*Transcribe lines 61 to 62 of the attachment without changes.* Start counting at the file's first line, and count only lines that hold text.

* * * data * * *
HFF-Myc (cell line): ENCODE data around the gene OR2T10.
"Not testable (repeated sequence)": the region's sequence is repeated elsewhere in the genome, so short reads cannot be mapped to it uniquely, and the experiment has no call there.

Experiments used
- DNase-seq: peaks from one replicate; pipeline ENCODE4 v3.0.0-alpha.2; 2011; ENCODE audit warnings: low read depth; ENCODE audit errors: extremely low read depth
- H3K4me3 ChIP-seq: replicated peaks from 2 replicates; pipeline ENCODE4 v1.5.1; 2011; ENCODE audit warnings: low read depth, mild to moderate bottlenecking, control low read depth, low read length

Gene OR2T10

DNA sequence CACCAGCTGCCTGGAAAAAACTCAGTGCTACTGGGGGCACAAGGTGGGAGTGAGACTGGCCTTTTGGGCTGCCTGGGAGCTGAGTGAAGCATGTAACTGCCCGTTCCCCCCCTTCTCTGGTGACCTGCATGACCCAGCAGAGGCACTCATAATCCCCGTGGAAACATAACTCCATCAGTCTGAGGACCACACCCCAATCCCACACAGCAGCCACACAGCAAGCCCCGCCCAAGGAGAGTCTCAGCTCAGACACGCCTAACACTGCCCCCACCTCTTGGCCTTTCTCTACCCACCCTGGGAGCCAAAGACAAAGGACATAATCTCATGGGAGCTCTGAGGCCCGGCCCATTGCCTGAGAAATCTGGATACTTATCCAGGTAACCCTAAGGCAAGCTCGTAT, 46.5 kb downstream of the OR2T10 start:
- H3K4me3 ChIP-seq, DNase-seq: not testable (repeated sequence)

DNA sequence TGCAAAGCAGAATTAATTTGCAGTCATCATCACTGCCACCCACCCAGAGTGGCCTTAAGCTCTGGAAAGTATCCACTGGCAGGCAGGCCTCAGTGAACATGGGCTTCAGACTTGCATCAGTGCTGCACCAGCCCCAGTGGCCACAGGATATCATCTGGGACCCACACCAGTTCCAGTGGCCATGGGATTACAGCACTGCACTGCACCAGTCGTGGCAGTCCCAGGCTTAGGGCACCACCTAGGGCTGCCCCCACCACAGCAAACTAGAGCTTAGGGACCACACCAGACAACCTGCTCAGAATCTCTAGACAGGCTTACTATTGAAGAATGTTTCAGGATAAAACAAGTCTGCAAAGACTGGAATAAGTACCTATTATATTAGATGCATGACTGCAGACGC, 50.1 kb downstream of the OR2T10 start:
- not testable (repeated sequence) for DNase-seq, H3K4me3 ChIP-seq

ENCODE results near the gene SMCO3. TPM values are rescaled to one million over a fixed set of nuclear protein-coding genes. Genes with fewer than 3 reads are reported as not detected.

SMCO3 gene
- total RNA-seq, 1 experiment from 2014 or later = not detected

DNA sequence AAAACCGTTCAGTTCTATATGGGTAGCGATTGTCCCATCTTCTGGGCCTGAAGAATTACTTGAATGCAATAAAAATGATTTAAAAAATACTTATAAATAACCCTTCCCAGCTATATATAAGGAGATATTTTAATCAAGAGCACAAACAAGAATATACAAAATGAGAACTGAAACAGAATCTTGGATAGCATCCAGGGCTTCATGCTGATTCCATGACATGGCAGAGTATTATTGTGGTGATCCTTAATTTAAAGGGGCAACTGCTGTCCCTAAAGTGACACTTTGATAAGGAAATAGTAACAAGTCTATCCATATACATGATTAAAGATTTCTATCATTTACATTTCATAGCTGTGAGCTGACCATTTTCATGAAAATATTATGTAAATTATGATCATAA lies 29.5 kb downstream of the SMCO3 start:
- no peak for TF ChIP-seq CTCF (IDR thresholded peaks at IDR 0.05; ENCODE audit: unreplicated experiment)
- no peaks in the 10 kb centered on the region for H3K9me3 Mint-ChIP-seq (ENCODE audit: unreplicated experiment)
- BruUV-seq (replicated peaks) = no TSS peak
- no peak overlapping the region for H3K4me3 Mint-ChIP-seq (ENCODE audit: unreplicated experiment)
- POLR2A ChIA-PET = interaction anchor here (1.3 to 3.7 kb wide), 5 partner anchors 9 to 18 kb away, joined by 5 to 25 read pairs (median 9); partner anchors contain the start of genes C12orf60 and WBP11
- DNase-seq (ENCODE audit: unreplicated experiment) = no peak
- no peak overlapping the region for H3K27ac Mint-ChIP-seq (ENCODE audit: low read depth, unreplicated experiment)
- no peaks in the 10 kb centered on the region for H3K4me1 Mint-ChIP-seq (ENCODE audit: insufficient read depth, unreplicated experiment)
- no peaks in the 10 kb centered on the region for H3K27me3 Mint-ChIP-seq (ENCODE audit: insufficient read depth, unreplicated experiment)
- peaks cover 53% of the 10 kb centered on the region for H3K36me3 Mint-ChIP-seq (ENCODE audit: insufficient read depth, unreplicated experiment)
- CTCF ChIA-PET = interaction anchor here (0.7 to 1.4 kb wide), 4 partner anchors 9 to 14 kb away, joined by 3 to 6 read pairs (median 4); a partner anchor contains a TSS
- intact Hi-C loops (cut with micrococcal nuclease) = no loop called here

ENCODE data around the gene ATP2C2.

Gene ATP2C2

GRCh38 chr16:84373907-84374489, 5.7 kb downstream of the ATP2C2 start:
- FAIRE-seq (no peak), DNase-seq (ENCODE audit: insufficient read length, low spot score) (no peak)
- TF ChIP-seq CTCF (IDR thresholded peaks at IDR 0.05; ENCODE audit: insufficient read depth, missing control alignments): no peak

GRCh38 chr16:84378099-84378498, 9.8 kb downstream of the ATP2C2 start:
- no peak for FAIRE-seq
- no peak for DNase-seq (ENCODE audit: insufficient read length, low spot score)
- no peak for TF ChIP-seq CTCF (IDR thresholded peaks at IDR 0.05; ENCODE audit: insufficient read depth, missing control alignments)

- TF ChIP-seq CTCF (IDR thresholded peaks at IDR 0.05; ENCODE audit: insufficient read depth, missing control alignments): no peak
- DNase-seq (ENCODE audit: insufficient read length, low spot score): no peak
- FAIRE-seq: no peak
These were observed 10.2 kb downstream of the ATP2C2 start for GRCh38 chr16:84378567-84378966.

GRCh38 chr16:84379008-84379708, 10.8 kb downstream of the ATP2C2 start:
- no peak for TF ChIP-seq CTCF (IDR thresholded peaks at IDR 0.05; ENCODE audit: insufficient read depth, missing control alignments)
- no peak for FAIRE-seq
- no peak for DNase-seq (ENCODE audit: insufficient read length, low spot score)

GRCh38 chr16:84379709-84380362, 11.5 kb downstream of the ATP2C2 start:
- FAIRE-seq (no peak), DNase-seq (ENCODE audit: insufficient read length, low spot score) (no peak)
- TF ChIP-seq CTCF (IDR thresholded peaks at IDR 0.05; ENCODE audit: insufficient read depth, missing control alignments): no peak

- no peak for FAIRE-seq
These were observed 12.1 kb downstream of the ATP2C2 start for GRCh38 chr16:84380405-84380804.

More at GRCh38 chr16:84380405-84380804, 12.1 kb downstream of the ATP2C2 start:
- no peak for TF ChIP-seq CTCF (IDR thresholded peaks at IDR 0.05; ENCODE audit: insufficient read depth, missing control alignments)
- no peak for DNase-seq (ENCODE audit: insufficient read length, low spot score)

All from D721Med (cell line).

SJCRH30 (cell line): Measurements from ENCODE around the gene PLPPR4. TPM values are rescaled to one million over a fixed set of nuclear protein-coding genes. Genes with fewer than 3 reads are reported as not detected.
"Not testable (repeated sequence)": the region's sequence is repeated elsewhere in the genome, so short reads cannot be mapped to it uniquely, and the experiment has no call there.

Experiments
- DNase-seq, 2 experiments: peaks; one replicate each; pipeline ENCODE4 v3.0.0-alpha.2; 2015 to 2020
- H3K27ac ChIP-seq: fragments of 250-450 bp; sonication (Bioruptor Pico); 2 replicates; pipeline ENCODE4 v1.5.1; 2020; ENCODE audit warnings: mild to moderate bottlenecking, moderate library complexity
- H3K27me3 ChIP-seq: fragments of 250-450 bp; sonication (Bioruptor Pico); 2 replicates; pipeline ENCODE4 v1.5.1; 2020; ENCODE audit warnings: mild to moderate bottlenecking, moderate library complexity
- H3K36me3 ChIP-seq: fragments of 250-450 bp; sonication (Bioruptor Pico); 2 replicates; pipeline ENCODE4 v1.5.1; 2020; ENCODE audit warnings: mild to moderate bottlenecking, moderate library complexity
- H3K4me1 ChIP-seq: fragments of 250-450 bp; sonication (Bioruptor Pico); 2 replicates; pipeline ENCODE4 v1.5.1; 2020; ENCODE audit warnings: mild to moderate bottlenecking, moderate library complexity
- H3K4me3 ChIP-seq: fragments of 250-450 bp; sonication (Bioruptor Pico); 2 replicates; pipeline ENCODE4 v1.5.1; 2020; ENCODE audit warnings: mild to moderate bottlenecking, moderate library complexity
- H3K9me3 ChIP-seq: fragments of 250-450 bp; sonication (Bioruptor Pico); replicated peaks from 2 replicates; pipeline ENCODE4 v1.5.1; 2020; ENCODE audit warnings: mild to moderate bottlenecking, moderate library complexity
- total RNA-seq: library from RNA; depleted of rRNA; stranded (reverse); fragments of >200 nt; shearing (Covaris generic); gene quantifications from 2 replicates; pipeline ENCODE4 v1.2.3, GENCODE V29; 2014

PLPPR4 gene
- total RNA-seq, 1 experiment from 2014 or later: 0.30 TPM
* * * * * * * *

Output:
- H3K4me3 ChIP-seq: fragments of 250-450 bp; sonication (Bioruptor Pico); 2 replicates; pipeline ENCODE4 v1.5.1; 2020; ENCODE audit warnings: mild to moderate bottlenecking, moderate library complexity
- H3K9me3 ChIP-seq: fragments of 250-450 bp; sonication (Bioruptor Pico); replicated peaks from 2 replicates; pipeline ENCODE4 v1.5.1; 2020; ENCODE audit warnings: mild to moderate bottlenecking, moderate library complexity